200 Firefighters Fight Village Blaze

greenwich-village-fire

Wednesday night’s five-alarm fire in Greenwich Village ended on a positive note when the Fire Department of New York reported no serious injuries after a significant effort to quell the blaze.

The fire engulfed The Hamilton, a six-story luxury apartment building on the corner of Broadway and East 9th Street. Smoke billowed out into the streets, summoning more than 200 firefighters to the scene, according to Gothamist.

Investigators aren’t sure how the fire broke out, but they have several leads to follow.

“We’re investigating now the possibility that the fire may have started in a deli on the first floor, and traveled up a shaft to the top floor,” Fire Commissioner Daniel Nigro told Pix11. “It quickly spread to the space between the top floor ceiling and the roof that we call the cockloft.”

The Hamilton is only six stories, meaning it probably doesn’t meet the standards for a high-rise building. A high rise building is at least 75 feet tall, according to the National Fire Protection Association. But escaping any building during a fire can be a daunting prospect.

Their Property, Their Responsibility

It’s critical for landlords to meet a high standard for fire prevention. Bad practices can increase the chances of a deadly blaze in your apartment complex or home.

Your landlord or property owner’s responsibilities vary greatly from city to city and state to state. But common requirements identified by the U.S. Department of Housing and Urban Development include providing:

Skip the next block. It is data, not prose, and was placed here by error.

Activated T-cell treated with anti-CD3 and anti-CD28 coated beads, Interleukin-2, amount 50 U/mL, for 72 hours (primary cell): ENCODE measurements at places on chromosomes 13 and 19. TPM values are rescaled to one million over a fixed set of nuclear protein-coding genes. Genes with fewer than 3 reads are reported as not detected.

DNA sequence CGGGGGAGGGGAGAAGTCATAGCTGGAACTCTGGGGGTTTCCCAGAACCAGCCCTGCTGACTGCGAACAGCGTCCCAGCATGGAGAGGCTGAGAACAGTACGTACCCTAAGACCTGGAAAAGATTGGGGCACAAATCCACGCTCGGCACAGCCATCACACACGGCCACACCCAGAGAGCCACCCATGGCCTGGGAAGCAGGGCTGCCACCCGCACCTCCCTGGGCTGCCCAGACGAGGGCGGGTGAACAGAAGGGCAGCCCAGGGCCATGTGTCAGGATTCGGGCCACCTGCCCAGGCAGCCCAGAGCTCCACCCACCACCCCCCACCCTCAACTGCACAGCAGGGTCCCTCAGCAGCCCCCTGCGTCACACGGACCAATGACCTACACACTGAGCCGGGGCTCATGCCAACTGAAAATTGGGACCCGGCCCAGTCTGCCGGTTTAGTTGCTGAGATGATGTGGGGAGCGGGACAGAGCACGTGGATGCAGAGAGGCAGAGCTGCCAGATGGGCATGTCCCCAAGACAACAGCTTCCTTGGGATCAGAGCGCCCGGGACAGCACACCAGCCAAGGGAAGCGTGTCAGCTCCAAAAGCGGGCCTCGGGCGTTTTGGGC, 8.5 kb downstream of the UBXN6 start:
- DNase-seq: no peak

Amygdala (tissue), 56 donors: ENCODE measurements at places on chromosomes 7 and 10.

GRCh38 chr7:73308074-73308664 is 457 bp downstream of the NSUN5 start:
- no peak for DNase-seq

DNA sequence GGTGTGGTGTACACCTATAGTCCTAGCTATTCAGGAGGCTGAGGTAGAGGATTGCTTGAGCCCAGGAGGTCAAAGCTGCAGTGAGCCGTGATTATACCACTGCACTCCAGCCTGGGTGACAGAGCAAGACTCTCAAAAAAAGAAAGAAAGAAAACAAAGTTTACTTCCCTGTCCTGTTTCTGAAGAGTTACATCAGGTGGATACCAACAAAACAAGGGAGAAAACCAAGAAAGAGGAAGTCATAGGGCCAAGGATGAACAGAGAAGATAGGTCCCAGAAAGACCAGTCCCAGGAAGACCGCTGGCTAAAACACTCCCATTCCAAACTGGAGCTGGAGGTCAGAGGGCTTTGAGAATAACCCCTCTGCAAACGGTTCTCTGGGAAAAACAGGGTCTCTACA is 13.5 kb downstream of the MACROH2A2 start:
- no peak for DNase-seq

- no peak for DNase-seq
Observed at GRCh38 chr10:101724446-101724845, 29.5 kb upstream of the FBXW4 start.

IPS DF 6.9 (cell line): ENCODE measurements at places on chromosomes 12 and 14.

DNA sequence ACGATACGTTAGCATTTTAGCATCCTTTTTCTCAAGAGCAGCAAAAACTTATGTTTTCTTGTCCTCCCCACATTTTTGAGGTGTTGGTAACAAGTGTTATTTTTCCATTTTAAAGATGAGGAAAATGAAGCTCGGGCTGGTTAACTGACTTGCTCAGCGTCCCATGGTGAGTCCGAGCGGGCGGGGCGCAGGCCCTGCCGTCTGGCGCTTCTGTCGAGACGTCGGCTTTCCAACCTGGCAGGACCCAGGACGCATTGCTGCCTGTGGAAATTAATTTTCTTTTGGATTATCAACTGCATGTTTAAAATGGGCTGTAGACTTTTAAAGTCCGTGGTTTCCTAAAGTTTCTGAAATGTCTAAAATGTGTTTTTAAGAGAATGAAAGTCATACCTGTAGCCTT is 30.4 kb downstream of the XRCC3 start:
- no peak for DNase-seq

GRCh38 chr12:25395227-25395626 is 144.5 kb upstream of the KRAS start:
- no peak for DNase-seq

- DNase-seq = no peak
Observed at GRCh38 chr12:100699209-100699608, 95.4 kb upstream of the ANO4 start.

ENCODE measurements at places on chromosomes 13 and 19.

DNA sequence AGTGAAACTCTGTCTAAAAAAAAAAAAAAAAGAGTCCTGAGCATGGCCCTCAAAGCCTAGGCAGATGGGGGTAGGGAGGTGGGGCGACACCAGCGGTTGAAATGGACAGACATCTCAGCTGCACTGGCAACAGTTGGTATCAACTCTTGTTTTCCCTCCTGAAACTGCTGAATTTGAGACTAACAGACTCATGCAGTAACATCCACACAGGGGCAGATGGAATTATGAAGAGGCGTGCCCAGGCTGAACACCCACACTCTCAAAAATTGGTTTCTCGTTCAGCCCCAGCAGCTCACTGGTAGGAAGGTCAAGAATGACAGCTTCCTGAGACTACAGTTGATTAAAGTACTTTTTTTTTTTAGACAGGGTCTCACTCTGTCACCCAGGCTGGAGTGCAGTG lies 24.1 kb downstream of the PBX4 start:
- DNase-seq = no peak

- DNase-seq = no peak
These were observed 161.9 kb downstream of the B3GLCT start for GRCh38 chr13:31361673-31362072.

• Working smoke detectors in each bedroom and outside sleeping areas;
  • Safe wiring and electrical outlets;
  • An accessible, unblocked fire escape, plus multiple other ways to escape; and
  • Working fire extinguishers on the property

It’s important to remember that for high-occupancy or high-rise buildings, fire codes vary greatly. Some cities issue further requirements like a modern sprinkler system, fire alarms, and a published escape plan. If your landlord neglects their responsibility, they may be liable.

If you’re concerned your landlord isn’t meeting your city or state’s fire codes, don’t hesitate to reach out to your local fire authorities. If you’re injured or suffer damages because of a fire, contact our knowledgeable attorneys today even if you think the fire may have been your fault. We may be able to help.

For now, New York fire investigators are working to determine the cause of the fire in the deli. It’s currently unclear who, if anyone, is responsible.


(Editor’s Note: This is a news story from the ‘Morgan Monitor,’ a news wire offering legal perspectives on news in your community.)

Feature Photo: A screenshot of a CBS New York report.

By Matthew Sandler

Writer

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